Is Your Financial Advisor a Fiduciary or an Order Taker?

As a general rule, financial advisors fall into two categories: (1) brokers, who are registered under the Securities Act of 1934, and (2) investment advisors, who are registered under the Investment Advisors Act of 1940 (“IAA”). Investment advisors are subject to higher standards of regulation and licensing than brokers, and accordingly, investment advisors owe higher duties of care to their clients.

Brokers must pass the Series 7 exam, while investment advisors must pass the more extensive Series 65 exam. Likewise, while brokers are subject to the Financial Industry Regulatory Authority (FINRA) “suitability” rule, investment advisors are subject to that rule and a full fiduciary standard of care.

In general, the IAA defines an “Investment Advisor” as any person who is compensated for advising others as to the value of securities or to investing in, purchase or sell securities. The IAA carves out an exemption for “brokers.”

The IAA’s exemption for brokers is based on the notion that brokers perform a lower level of service for clients and are compensated differently. A “broker” does little more than bring a buyer and seller together for a given transaction and is compensated by receiving a commission on the transaction. Any investment advice is incidental to the transaction .

The Transition from Commissions to Fee-Based Accounts

By 2005, the securities industry had changed vastly since the adoption of the IAA. Large brokerage firms had blurred the lines between brokers and investment advisors by actively marketing their employees to the public as “advisors.” At many firms, brokers had begun to carry the title “Financial Advisor.”

Most importantly, by 2005, brokerage firms had begun offering fee-based accounts (which proved more profitable than commission-based accounts). This negated the original premise behind the broker exemption. Brokers were no longer receiving compensation for transactions; they were receiving compensation for giving financial advice. Yet, they were not subject to the heightened fiduciary standards of the IAA.

This prompted protest from consumer advocate groups and the Financial Planning Association, comprised of Investment Advisers and Financial Planners. The financial planners pointed out that large brokerage firms were trying to “have their cake and eat it too” by marketing themselves to the public as advisors, but not holding themselves to fiduciary standards. They argued this created an uneven playing field for financial planners trying to compete against the large brokerage firms.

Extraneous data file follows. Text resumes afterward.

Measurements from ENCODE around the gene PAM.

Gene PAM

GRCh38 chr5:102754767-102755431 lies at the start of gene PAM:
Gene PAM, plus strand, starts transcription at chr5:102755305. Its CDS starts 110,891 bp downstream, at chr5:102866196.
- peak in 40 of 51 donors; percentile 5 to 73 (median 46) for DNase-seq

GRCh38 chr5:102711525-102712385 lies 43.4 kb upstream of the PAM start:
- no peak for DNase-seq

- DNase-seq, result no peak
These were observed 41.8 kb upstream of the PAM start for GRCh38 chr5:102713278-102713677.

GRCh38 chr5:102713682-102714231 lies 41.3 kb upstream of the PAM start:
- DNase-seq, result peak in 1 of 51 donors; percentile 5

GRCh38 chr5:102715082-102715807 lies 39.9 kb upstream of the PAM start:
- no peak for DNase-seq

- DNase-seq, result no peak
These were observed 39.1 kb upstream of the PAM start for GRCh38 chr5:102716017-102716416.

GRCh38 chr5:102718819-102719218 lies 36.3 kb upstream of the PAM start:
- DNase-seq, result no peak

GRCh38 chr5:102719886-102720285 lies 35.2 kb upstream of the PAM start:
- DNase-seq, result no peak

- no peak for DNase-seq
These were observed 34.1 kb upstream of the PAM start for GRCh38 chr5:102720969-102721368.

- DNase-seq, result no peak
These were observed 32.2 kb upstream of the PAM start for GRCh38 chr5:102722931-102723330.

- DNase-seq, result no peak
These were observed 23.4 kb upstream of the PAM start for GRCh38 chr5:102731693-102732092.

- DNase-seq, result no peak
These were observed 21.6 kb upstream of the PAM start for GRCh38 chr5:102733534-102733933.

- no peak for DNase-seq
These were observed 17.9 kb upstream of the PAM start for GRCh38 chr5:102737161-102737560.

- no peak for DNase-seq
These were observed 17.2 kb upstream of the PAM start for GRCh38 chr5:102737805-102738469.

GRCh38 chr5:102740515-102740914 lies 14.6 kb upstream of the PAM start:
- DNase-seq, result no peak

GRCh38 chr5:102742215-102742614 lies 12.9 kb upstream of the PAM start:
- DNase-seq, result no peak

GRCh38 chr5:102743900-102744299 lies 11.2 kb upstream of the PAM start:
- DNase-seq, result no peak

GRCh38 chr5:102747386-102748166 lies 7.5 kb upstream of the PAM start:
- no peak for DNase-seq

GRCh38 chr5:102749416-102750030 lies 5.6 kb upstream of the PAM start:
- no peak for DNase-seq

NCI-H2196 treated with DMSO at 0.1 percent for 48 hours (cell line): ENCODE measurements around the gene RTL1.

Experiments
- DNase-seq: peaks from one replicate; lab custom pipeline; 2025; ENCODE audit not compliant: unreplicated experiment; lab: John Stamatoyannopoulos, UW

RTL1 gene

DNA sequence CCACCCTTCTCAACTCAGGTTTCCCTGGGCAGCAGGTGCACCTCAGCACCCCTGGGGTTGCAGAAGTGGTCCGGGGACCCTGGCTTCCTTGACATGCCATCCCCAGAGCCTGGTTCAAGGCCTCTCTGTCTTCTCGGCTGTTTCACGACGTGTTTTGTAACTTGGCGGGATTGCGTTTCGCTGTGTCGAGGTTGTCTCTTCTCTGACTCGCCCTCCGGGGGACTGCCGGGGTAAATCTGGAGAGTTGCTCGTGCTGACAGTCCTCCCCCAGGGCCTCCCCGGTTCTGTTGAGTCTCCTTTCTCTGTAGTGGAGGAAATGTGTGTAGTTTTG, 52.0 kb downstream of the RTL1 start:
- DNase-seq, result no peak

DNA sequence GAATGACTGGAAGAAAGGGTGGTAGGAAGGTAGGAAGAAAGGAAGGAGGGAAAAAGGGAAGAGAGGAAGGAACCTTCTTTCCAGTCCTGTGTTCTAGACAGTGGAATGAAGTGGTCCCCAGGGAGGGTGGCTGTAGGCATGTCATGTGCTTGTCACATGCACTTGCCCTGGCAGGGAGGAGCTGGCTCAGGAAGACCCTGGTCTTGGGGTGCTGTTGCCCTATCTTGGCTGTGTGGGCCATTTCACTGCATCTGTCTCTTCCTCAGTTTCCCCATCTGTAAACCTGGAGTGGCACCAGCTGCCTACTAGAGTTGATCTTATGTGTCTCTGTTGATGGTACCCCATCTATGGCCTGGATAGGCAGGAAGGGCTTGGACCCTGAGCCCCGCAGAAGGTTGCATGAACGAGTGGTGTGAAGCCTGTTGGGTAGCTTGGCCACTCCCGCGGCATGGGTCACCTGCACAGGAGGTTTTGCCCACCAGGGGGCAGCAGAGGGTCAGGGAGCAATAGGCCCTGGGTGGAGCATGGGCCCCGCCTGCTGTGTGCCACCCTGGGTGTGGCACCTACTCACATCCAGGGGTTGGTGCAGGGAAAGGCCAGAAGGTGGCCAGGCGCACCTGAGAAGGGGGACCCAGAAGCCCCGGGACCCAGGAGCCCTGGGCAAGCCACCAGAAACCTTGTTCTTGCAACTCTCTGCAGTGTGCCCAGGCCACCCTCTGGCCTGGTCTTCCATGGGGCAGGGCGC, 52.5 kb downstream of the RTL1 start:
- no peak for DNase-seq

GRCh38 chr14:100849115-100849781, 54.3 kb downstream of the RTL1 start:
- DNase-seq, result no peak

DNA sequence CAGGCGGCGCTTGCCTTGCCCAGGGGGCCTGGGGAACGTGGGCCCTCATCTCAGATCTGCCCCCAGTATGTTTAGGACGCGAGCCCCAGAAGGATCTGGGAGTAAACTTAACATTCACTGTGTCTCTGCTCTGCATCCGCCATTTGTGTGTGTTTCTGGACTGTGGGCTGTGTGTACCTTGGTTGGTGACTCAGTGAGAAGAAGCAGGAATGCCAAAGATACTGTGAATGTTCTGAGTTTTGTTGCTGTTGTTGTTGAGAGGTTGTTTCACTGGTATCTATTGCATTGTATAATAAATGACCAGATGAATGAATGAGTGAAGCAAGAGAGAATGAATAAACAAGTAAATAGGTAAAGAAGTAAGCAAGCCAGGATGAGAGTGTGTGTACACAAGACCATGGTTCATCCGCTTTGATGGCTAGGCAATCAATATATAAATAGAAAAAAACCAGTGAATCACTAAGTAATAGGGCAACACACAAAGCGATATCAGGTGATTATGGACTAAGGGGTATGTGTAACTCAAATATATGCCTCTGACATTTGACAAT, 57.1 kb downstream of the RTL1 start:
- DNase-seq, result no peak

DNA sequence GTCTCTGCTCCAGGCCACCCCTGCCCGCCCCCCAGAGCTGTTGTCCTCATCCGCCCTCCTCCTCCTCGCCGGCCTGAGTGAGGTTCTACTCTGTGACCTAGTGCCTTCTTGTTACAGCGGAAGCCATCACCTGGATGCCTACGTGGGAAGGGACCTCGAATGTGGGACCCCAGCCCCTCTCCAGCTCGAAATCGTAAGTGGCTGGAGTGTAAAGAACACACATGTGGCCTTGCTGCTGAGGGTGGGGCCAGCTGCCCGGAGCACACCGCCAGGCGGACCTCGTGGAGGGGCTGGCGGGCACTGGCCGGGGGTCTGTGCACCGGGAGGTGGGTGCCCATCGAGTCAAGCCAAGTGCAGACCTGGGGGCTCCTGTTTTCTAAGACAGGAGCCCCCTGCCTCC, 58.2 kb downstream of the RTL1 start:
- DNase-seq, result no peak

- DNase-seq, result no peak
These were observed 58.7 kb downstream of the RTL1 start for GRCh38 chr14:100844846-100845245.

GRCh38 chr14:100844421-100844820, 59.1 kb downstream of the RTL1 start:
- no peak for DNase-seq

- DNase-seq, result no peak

The SEC’s Rule Extending the IAA’s Broker Exemption to Fee-Based Accounts is Stricken

In response, the SEC moved quickly to defend the large brokerage firms. In 2005, the SEC enacted a rule colloquially called the “Merrill Lynch Rule.” This Rule, found at 17 C.F.R. §275.202 (a)(11-1), extended the IAA’s broker exemption further than Congress had written. It provided that a broker who received special compensation through a fee-based account would not be deemed an Investment Advisor under certain circumstances. The effect of the Merrill Lynch Rule was to ensure that large brokerage firms could offer fee-based accounts without being subject to the IAA’s fiduciary standard of care.

Consumer advocate groups and the Financial Planning Association expressed outrage over the new rule and promptly challenged it in court. In 2007, the United States Court of Appeals for the District of Columbia struck down the Rule, finding that the SEC had exceeded its rule making power in enacting it. See Financial Planning Ass’n v. S.E.C., 482 F.3d 481 (D.C. Cir. 2007). The Court held that the SEC could not make a special exemption from the IAA for brokerage firms and their fee-based accounts.

Fee-Based Advisors Are Fiduciaries

As a result of this decision, brokerage firms cannot credibly claim their fee-based financial advisors are mere “order takers.” Instead, these financial advisors owe their clients a heightened standard of care of a fiduciary nature under the IAA. These fiduciary duties include the following:

  • To render advice and to act solely in the best interests of the client at all times.

  • To refrain from self-dealing and to provide full disclosure of all material facts affecting the client’s accounts.

  • To comply in full with the suitability rule, borrowed from broker-dealer standard.

  • To analyze the client’s investment objectives and risk tolerance and to devise an appropriate investment plan for the client.

  • To provide ongoing advise and monitoring of the client’s investment plan.

These duties are the beginning, not the end, of a financial advisor’s duties as a fiduciary.

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